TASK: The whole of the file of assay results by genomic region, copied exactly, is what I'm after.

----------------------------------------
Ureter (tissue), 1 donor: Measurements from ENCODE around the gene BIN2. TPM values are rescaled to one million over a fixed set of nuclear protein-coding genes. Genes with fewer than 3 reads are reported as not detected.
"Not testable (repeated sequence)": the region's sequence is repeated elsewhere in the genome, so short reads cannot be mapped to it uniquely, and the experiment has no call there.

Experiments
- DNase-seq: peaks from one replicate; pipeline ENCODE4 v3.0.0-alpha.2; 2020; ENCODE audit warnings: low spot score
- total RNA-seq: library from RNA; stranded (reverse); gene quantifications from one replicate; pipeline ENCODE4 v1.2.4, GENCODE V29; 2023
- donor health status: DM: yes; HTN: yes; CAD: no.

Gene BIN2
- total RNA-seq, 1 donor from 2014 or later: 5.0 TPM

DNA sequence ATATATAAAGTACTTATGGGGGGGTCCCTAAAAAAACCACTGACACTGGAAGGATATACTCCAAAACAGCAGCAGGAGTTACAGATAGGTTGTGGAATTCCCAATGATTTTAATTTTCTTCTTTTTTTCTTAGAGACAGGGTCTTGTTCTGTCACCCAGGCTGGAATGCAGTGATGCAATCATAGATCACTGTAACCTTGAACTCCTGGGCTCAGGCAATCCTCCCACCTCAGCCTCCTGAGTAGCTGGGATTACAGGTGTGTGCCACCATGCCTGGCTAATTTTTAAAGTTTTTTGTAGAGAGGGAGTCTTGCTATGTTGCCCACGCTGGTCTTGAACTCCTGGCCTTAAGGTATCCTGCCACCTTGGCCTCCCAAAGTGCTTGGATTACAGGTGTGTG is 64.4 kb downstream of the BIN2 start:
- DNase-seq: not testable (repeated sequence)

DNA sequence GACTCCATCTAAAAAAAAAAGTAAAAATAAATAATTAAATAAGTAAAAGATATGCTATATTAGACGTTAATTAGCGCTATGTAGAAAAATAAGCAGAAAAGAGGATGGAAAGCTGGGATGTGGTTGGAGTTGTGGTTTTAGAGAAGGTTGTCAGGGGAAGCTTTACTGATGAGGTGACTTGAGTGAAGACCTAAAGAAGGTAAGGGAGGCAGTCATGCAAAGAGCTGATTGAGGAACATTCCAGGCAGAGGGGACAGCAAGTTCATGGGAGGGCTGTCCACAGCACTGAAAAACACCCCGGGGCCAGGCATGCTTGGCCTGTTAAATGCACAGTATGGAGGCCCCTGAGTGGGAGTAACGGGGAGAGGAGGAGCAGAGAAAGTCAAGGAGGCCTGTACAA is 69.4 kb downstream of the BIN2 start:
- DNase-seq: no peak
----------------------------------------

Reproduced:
Ureter (tissue), 1 donor: Measurements from ENCODE around the gene BIN2. TPM values are rescaled to one million over a fixed set of nuclear protein-coding genes. Genes with fewer than 3 reads are reported as not detected.
"Not testable (repeated sequence)": the region's sequence is repeated elsewhere in the genome, so short reads cannot be mapped to it uniquely, and the experiment has no call there.

Experiments
- DNase-seq: peaks from one replicate; pipeline ENCODE4 v3.0.0-alpha.2; 2020; ENCODE audit warnings: low spot score
- total RNA-seq: library from RNA; stranded (reverse); gene quantifications from one replicate; pipeline ENCODE4 v1.2.4, GENCODE V29; 2023
- donor health status: DM: yes; HTN: yes; CAD: no.

Gene BIN2
- total RNA-seq, 1 donor from 2014 or later: 5.0 TPM

DNA sequence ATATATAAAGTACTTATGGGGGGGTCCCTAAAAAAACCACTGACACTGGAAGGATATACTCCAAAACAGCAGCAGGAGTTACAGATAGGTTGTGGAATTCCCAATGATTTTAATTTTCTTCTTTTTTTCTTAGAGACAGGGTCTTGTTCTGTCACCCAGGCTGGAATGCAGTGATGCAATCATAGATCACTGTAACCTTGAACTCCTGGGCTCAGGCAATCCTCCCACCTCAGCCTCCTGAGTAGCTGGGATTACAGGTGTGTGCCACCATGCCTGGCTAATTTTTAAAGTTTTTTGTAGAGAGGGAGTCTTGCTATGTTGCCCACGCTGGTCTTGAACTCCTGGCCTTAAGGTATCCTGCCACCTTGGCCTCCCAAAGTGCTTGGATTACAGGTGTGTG is 64.4 kb downstream of the BIN2 start:
- DNase-seq: not testable (repeated sequence)

DNA sequence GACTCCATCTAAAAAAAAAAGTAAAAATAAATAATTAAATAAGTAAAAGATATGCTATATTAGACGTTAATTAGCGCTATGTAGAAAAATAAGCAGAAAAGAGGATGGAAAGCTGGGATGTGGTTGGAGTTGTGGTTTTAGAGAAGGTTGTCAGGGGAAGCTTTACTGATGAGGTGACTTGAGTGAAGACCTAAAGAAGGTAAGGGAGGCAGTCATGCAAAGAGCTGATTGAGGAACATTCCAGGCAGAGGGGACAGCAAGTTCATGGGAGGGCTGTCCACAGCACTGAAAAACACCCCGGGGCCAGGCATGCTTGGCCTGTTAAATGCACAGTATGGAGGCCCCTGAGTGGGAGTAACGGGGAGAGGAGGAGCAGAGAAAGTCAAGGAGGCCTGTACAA is 69.4 kb downstream of the BIN2 start:
- DNase-seq: no peak